Effective October 1, 2016, green cards will become more readily available for most people immigrating to the United States on employment-based (EB) immigrant visa categories.
The US State Department announced in the October 2016 edition of its Visa Bulletin that the agency is processing requests under the EB1 category for all countries of birth, effective October 1. This category includes aliens of extraordinary ability, outstanding professors and researchers, and multinational managers and executives, regardless of place of birth. During the summer, the agency reported a lengthy backlog for EB1 immigrants born in mainland China and India.
The EB2 category—for professionals with an advanced degree and aliens of exceptional ability—is also immediately available, except for individuals born in mainland China and India, for whom the category is backlogged to February 15, 2012, and January 15, 2007, respectively.
The EB3 category—for professionals and skilled workers—has limited available for all places of birth. That said, the backlog for most places is to June 1, 2016, and it is not likely to slow the process of immigration, since the Department of Labor generally takes more than four months to grant the alien employment certification application, often referred to as PERM, longer and that is a prerequisite for EB3 immigration.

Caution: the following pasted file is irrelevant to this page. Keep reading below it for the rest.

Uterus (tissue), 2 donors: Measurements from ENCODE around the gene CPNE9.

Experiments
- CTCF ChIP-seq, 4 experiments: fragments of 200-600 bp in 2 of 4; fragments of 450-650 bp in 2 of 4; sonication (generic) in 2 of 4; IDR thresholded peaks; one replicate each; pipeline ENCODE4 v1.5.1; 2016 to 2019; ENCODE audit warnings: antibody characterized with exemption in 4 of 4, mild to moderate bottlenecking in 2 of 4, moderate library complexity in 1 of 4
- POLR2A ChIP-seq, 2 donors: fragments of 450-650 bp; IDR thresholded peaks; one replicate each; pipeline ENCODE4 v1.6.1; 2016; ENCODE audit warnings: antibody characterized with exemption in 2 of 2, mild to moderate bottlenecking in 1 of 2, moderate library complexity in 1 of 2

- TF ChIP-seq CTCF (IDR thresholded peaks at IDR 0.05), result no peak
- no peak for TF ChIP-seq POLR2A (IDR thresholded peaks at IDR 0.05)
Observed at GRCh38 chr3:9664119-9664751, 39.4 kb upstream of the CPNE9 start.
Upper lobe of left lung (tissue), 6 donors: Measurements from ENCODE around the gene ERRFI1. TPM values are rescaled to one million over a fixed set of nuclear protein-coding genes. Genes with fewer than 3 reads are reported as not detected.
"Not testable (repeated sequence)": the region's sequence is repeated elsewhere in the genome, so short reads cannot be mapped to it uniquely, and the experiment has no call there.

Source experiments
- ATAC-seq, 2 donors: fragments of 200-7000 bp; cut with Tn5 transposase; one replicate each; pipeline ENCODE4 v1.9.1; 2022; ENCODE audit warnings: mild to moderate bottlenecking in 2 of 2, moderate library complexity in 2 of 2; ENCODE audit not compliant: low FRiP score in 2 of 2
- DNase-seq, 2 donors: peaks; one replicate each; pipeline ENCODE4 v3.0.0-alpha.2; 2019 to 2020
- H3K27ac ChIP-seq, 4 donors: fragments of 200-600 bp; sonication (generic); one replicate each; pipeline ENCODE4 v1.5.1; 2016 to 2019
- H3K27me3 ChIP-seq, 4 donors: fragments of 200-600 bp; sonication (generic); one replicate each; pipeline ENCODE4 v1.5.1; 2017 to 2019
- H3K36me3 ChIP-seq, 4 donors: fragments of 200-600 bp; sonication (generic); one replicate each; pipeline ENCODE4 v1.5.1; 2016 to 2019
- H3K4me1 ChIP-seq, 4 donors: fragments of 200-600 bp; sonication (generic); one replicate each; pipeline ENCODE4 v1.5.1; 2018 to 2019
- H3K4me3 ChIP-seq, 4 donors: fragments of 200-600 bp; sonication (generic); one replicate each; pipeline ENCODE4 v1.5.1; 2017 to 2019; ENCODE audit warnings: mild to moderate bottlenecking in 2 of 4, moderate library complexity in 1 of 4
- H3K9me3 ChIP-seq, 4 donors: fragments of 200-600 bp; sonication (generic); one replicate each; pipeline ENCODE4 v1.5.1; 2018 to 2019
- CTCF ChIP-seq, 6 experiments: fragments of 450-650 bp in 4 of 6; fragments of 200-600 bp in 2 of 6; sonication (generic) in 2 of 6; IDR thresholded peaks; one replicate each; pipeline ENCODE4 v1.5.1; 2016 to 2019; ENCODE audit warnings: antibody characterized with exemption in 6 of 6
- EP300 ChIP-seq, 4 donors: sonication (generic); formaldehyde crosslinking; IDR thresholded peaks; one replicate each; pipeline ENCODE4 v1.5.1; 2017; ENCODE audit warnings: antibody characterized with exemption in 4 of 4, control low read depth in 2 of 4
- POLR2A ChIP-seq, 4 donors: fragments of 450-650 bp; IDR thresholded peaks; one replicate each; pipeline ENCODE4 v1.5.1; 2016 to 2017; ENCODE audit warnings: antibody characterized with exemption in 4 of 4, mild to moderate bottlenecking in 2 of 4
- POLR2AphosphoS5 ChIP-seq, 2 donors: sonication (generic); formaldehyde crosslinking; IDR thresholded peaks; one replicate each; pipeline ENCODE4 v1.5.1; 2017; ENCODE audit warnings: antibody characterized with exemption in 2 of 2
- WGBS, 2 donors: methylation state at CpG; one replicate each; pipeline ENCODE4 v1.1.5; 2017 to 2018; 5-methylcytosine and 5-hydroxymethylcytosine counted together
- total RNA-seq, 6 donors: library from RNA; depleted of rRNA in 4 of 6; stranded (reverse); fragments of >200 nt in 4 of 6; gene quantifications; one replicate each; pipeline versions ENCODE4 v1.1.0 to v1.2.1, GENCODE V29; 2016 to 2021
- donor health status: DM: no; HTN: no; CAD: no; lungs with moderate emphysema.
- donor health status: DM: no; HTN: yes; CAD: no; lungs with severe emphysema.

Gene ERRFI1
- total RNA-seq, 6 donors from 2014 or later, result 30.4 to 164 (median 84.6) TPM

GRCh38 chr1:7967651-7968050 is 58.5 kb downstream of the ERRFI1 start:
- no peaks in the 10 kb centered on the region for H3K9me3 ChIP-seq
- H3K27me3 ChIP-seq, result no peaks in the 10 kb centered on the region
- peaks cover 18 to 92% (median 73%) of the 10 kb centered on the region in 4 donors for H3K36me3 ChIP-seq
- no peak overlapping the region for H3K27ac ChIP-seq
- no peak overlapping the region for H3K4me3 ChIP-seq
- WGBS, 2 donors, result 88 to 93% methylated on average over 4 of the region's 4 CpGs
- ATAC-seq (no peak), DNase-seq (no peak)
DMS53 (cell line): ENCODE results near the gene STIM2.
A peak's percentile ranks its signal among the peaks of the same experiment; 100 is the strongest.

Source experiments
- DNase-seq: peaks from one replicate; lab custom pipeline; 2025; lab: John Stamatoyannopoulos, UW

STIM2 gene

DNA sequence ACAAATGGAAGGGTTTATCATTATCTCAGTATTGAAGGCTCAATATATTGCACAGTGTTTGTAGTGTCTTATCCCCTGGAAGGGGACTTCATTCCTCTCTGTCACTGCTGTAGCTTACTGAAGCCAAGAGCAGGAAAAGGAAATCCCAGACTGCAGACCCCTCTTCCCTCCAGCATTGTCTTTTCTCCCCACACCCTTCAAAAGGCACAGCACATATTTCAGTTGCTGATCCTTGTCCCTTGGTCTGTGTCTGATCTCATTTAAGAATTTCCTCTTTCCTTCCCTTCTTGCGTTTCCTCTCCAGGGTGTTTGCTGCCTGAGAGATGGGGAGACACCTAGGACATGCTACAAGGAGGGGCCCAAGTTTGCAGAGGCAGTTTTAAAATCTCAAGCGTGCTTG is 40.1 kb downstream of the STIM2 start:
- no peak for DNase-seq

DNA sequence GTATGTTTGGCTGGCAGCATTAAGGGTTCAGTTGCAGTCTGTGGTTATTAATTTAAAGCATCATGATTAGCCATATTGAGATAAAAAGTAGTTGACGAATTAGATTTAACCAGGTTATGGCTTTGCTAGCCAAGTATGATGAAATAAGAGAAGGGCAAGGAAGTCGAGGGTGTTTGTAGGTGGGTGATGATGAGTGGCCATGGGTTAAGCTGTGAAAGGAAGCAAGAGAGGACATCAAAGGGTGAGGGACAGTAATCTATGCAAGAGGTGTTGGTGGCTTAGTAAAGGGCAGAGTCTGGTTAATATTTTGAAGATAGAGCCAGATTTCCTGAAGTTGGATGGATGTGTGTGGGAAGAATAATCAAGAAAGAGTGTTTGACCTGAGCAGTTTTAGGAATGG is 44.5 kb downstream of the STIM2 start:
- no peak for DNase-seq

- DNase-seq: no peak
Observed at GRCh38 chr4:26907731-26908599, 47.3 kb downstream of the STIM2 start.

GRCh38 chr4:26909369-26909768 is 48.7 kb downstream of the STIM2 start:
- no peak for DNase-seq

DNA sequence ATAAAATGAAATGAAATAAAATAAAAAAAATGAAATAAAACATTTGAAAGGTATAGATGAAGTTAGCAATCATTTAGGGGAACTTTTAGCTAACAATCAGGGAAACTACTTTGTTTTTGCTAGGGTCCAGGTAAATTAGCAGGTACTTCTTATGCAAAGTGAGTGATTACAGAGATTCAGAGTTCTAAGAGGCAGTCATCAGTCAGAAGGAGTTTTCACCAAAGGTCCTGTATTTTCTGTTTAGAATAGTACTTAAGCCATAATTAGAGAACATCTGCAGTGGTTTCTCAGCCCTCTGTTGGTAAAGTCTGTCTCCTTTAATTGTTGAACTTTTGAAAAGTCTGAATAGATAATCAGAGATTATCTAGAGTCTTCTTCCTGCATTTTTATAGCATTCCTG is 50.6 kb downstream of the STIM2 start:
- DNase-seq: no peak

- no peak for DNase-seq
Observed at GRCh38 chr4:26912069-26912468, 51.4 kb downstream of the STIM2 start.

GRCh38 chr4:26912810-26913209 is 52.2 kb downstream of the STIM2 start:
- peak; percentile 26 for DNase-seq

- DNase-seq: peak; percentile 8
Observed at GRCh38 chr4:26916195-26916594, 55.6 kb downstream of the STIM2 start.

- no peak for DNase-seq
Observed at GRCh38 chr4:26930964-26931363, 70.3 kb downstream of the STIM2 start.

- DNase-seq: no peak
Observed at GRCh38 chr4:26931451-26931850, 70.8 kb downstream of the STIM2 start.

The EB5 category—for investors—is currently available for all places of birth except mainland China, which continues to be where the majority of EB5 immigrants are born. EB5 is unavailable for China-born investors in projects in Regional Centers, while EB5 is available to China-born investors in non-Regional Center projects who have I-526 immigrant petition receipt dates on or before February 22, 2014.
There is an annual limited supply of immigrant visas in all EB categories that is replenished effective October 1, the first day of the new fiscal year. In categories where the annual demand tends to be greater than the limited supply, the Visa Bulletins issued for October through April often show the most movement. There is often more movement in the dates for individuals born in mainland China and India during these months. The EB1 and EB5 dates that have improved so much since the September 2016 Visa Bulletin are likely to retrogress once again later in the fiscal year, but the State Department did not release a prediction as to when or by how much.
The full text of the October 2016 Visa Bulletin can be found here.